Kirsten Johnson entered the process of making “Dick Johnson Is Dead” feeling like she was already behind. She wanted to make a film with her father, Dick, who had been diagnosed with dementia, and tackle conversations with him about his decline and death, while also celebrating his life, all before he was too far gone.
While Dick was still fairly coherent and his good-natured self at the beginning of filming, plans to capture an ambitious globe-trotting adventure would have to be scrapped. Instead, the father-and-daughter duo, plus working Hollywood stunt performers, staged various ways Dick could die, followed by a funeral, which all of Dick’s family and friends could attend while he was still very much alive.
Johnson may have had a distinct vision for the often humorous, therapy-meets-cinema approach of how to handle capturing the end of her father’s life, but by its very nature, it was an approach that was constantly being reinvented and evolving throughout.
“The starting point of the movie was knowing failure was inevitable,” said Johnson, when she was on IndieWire’s Filmmaker Toolkit podcast. “Knowing sometimes we’re compartmentalized and in control enough that we can crack things, and imagine things, and make them happen, and sometimes it’s so out of our control we can’t even get the focus.”
In the video essay above, Johnson breaks down such moments, like when she had to put the camera on the floor to embrace her father as he cried, or in another scene where she had the impossible task of being both a New York City driver (and dropping her kids off at school) and a filmmaker trying to capture her father’s contemplative thoughts as he looks out the car window.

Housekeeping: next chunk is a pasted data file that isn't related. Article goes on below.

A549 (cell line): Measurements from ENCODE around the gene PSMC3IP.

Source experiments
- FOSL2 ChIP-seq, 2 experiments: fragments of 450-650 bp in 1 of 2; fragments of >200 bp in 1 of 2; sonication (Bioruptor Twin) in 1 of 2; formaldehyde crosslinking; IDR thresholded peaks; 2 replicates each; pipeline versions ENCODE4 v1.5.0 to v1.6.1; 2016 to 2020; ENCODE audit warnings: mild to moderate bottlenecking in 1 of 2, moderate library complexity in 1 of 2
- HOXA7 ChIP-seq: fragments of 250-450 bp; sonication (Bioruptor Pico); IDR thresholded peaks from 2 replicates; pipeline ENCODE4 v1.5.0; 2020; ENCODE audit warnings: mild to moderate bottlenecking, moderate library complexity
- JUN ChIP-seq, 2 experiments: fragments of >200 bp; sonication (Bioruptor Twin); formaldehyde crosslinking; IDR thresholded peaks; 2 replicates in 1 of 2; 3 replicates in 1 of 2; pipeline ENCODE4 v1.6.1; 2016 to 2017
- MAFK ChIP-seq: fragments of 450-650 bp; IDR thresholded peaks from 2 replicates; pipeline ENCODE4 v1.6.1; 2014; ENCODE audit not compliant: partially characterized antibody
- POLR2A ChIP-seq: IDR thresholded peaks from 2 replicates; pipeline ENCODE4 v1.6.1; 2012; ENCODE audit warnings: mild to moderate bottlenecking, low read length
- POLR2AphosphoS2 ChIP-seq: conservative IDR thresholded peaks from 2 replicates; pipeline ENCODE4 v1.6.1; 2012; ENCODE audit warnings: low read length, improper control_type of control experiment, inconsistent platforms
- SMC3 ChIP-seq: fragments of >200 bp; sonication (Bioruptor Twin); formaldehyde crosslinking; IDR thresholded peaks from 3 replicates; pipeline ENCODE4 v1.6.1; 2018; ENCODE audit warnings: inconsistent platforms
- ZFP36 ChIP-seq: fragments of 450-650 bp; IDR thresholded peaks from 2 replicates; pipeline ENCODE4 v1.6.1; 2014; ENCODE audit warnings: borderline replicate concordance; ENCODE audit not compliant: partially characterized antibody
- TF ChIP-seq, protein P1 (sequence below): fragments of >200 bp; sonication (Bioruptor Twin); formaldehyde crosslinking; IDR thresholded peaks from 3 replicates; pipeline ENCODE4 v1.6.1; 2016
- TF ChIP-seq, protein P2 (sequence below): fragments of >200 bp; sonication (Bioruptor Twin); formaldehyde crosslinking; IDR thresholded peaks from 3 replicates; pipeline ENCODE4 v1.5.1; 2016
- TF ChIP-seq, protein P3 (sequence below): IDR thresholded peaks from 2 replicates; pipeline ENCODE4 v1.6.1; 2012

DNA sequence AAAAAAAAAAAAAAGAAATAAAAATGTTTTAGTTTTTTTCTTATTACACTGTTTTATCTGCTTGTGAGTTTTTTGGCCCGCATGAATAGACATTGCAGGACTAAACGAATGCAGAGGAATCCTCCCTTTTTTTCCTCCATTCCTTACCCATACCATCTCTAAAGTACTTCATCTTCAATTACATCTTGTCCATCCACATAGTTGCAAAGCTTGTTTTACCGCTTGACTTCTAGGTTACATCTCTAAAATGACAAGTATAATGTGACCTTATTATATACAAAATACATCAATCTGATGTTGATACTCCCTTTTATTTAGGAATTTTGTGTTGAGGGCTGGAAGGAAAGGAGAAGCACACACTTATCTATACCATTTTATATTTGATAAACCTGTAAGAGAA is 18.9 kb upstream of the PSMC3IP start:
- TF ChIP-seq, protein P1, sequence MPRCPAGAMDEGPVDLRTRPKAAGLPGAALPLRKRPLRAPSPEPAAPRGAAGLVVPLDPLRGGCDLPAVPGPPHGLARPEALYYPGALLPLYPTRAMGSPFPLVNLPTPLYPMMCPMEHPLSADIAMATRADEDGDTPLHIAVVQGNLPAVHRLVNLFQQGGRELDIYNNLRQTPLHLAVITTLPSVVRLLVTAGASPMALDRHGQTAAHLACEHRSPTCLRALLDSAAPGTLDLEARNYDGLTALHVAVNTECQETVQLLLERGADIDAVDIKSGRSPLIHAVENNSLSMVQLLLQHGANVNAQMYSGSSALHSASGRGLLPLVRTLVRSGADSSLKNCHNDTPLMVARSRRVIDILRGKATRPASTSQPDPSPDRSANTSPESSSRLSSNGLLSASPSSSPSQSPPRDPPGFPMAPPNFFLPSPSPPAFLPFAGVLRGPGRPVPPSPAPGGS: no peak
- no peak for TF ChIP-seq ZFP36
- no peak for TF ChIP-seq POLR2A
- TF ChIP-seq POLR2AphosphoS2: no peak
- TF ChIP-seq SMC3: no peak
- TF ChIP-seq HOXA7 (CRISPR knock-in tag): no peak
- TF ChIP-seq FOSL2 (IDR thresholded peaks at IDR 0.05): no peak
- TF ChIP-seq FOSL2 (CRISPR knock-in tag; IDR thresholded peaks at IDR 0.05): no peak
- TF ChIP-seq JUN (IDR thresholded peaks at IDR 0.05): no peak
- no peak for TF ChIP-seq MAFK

“It’s high stakes, I could have crashed the car because I was trying to do too many things at the same time, which is sort of what life asks of us,” said Johnson. “And then you hit the edit room and it’s Nels [Bangerter] the editor doing jump cuts between those close-up shots [of Dick in the front of the car], because he’s so fascinated in my father’s eyes as the dementia makes him go blank, reattaches him to reality, and goes blank again.”
From voiceovers to the big fantasy music video sequence, Johnson dissects a number of elements of her film that, at first, didn’t seem work, ultimately inspiring her to push through to find something better. She also explained her unorthodox, but extremely fruitful, process of doing three different sound mixes throughout the filmmaking process to allow audio to inform the film’s evolution.
To see examples of how Johnson found cinema in the unexpected, scroll up to watch the video above. To hear the full conversation, subscribe to the podcast below.
The Filmmaker Toolkit podcast is available on Apple Podcasts, Spotify, Overcast, Stitcher, and SoundCloud. The music used in this podcast is from the “Marina Abramovic: The Artist Is Present” score, courtesy of composer Nathan Halpern.